A great unanswered issue may decide whether President Barack Obama can win a second four years in office.
In 2008, young Americans owned the presidential battle. They tweeted and watched the YouTube clips that propelled Obama into office. They signed up, unequivocally, for Hope and Change. The pollster John Zogby says the under-30s cast 19 per cent of votes that year, up from 17 per cent in 2004. Their turnout rate was 52 per cent, the highest since 18-year-olds got the vote in 1972.
The outcome? While older Americans were more or less evenly divided between the two candidates, the millions of "extra" young voters broke for Obama, by a margin of two to one. They were, in short, the first black President's margin of success.
This year, things are different.
The kids who bought into "Yes We Can" have run out of sunny optimism. And who can blame them? The unemployment rate for under-25s is 13 per cent. More than four million people under 30 are out of work. Many have huge debts: the average university student graduates US$27,000 ($33,000) in the red, a figure rising by about 5 per cent a year. Obama has only marginally improved their prospects.
A growing number of under-30s fall into a group that Zogby calls "cengas": people who are college educated and not going anywhere.
"These kids are increasingly jaded and increasingly libertarian, in that they have no confidence in government to solve their problems," he said.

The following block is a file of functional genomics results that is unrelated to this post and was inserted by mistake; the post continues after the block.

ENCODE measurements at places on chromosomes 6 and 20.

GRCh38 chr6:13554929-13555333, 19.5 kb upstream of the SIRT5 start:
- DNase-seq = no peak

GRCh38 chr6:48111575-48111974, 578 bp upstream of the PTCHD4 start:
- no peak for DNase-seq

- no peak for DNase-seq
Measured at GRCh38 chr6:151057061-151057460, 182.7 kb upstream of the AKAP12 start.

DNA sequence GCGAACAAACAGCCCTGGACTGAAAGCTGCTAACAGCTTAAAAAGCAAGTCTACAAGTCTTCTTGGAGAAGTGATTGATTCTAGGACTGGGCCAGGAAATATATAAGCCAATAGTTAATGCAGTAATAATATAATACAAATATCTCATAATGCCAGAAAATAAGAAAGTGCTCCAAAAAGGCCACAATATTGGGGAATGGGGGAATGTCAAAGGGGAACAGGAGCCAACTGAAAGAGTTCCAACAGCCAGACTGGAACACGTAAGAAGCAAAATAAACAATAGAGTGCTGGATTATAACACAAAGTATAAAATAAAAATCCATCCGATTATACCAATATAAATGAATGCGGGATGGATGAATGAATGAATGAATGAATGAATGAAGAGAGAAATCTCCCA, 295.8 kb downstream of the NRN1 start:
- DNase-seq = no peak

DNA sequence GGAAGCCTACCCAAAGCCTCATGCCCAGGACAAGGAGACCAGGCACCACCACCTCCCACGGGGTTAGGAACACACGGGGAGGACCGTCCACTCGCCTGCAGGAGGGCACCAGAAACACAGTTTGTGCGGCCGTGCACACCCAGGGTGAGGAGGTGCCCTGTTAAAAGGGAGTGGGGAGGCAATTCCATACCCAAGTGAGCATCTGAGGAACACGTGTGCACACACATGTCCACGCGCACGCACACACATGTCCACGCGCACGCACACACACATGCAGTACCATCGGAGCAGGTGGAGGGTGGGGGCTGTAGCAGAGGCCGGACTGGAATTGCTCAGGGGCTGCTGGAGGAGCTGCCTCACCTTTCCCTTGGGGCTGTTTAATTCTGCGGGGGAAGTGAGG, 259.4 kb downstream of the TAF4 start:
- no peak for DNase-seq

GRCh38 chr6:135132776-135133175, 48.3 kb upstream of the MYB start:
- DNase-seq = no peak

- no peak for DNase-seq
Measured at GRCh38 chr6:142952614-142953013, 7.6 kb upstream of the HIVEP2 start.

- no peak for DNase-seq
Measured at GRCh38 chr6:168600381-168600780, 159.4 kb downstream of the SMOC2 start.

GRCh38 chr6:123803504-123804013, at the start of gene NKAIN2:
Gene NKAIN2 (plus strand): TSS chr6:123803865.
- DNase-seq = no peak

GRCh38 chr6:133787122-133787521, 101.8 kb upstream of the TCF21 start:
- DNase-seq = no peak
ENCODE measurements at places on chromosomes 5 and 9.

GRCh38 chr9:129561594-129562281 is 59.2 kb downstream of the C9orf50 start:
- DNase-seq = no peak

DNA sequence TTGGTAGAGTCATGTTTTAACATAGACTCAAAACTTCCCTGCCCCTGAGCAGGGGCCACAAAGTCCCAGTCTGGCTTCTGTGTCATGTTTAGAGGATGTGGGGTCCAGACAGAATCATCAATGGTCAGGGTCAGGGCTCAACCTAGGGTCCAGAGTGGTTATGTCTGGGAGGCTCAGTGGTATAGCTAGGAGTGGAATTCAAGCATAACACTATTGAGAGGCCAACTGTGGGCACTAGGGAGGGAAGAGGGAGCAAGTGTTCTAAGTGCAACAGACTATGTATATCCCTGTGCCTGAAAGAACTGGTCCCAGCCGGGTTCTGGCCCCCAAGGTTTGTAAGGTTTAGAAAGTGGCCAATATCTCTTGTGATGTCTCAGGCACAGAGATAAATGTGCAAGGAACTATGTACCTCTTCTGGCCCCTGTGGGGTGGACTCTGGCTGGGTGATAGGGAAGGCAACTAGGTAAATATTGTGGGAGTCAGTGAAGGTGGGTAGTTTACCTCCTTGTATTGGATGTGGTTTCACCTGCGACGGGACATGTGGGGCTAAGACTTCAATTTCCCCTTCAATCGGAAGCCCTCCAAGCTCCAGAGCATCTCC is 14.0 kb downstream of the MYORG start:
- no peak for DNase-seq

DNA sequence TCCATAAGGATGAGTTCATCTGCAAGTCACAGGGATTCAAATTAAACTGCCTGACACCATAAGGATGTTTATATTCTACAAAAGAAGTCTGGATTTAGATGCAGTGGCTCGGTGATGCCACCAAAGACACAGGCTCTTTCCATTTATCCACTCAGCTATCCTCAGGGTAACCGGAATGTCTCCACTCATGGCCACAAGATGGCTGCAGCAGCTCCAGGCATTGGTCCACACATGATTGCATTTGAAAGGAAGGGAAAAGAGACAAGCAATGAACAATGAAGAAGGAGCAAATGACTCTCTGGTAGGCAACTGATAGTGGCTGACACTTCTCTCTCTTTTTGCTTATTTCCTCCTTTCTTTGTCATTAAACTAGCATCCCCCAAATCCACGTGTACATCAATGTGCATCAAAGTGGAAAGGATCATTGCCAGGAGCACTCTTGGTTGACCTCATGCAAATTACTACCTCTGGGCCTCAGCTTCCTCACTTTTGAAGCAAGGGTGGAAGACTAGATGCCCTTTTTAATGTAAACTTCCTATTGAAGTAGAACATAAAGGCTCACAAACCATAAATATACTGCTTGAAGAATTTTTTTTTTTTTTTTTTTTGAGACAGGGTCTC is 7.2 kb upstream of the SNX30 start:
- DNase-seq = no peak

"Obama still has the black vote, he still has the Hispanic vote, and the creative classes. But young voters are the one part of his core constituency still equivocating."
As a result, his support among under-30s is down by about 10 per cent on 2008. The only saving grace, from the President's point of view, is that, for all their frustration, most deserters are yet to migrate to the Romney camp. Instead they are calling themselves "undecided".
"There are currently double digits in that column," Zogby said. "The libertarians among them may be rejecting Obama, but they are just as bothered by the Republican Party's invasions of privacy on social issues. So as things stand, it's likely they're just not going to vote. To win, Obama needs to change that, and persuade them to turn out."
Romney also has problems exciting his base. About 10 per cent of white evangelicals are currently failing to back him, according to Zogby. (One-third of them cite his Mormon faith as the reason.) These voters are also unlikely to vote, Zogby believes. In a way, he said, the race now revolved around two candidates who on paper should not win, "even though one of them has to".
Foreign policy - the subject of today's debate - is an area where Obama may strike a natural chord with young voters. While Romney often seems to base his view of the world on the idea of American "exceptionalism", a pitch more likely to appeal to older viewers, the President sees America as a global citizen. That's more in line with that of the twentysomethings who came of age in a connected world.
If all that fails, the Democrats have one other trump card. The prospect of a Romney White House may be enough to scare equivocating young voters to the ballot box.
The coming days will see America's airwaves flooded with hundreds of millions of dollars' worth of negative adverts.
They will come from both sides, of course. But Obama's will be pitched firmly at ambivalent twentysomethings, highlighting Romney's opposition to abortion and gay marriage, and portraying him as a socially conservative elitist.
It will not be pretty, but after four difficult years, a man who won office because of hope is likely to seek re-election through fear.